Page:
Limb Girdle Myophaties

Research Pre-clinical phase Phase I or I/II  

Gamma-sarcoglycanopathy, or LGMD2C

is a rare form of limb girdle muscular dystrophy caused by mutations in the gamma-sarcoglycan gene (gSG). It is characterized by proximal and progressive muscular weakness which begins before the age of 10 on average, with a loss of ambulation occuring at puberty. Cardiomyopathy and respiratory failure may occur as the disease progresses, which can worsen the prognosis of the disease and may cause premature death.

Genethon has sponsored a phase I clinical trial for gamma-sarcoglycanopathy (LGMD2C).

Based on preclinical studies performed by Genethon in collaboration with the Harvard Gene Therapy Initiative in Boston and Dr. Lee Sweeney’s group at the University of Pennsylvania in the US, this trial, which started in November 2006, is directed by Professor Serge Herson at the Hôpital de la Pitié Salpêtrière in Paris.

This trial involves intramuscular administration of an AAV (Adeno-Associated Virus) vector carrying a copy of the normal gene. So far, nine patients have been enrolled in the trial.

Genethon’s gene transfer program for Duchenne muscular dystrophy may benefit from the results of this program.

 

Alpha-sarcoglycanopathy

is one of the limb girdle muscular dystrophies. It is caused by mutations in the gene for alpha-sarcoglycan, a transmembrane protein that forms part of a complex associated with dystrophin.  The condition is characterized by progressive and symmetrical muscle weakness of the torso and limbs. Cardiac involvement occurs in about 20% of cases and, in the most severe forms, patients lose the ability to walk by the age of 30 and life expectancy is shortened.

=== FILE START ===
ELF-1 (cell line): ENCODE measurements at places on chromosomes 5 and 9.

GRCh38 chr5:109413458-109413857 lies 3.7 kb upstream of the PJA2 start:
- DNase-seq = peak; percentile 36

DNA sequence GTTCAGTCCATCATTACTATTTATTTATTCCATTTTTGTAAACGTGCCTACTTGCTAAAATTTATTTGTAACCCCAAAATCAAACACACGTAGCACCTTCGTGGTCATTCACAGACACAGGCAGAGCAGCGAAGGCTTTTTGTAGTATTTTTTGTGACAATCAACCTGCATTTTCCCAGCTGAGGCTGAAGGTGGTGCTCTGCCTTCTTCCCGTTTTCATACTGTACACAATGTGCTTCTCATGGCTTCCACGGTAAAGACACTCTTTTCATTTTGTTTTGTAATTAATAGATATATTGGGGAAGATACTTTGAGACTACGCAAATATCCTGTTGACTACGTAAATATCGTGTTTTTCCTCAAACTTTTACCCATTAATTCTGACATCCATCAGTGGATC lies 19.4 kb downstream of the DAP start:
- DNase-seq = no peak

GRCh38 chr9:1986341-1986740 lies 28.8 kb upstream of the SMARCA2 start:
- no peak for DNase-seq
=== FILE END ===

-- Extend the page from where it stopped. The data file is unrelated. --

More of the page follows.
The proof of concept of the efficacy of gene therapy, based on the administration of an AAV (adeno-associated virus) vector carrying a normal copy of the mutated gene, was provided by Genethon using an animal model (Fougerousse et al., Journal Molecular Therapy, 15, 2007). Preclinical studies are currently underway in order to define the strategy for a future clinical trial.

 

Dysferlinopathies

are a spectrum of recessive muscular dystrophies caused by mutations in the gene for dysferlin, a transmembrane protein involved in membrane repair. The most common forms are limb-girdle muscular dystrophy type 2B (LGMD2B) and Miyoshi myopathy with distal weakness. The first manifests as weakness in the muscles of the shoulders (scapular girdle) and pelvis (pelvic girdle), whereas the second affects primarily the distal limbs (lower legs, feet, forearms and hands). There is currently no cure for these diseases.

The strategy being developed at Genethon involves administering an AAV (adeno-associated virus) carrying a therapeutic gene. Genethon has designed original methods allowing the transfer of this very large gene (Krahn et al., Journal Science Translational Medicine, 2, 2010, in collaboration with the team of Prof. N. Levy, INSERM UMR_2 910; Lostal et al., Journal Human Mol Genet, 19, 2010). Preclinical studies are currently underway in order to define the strategy for a future clinical trial.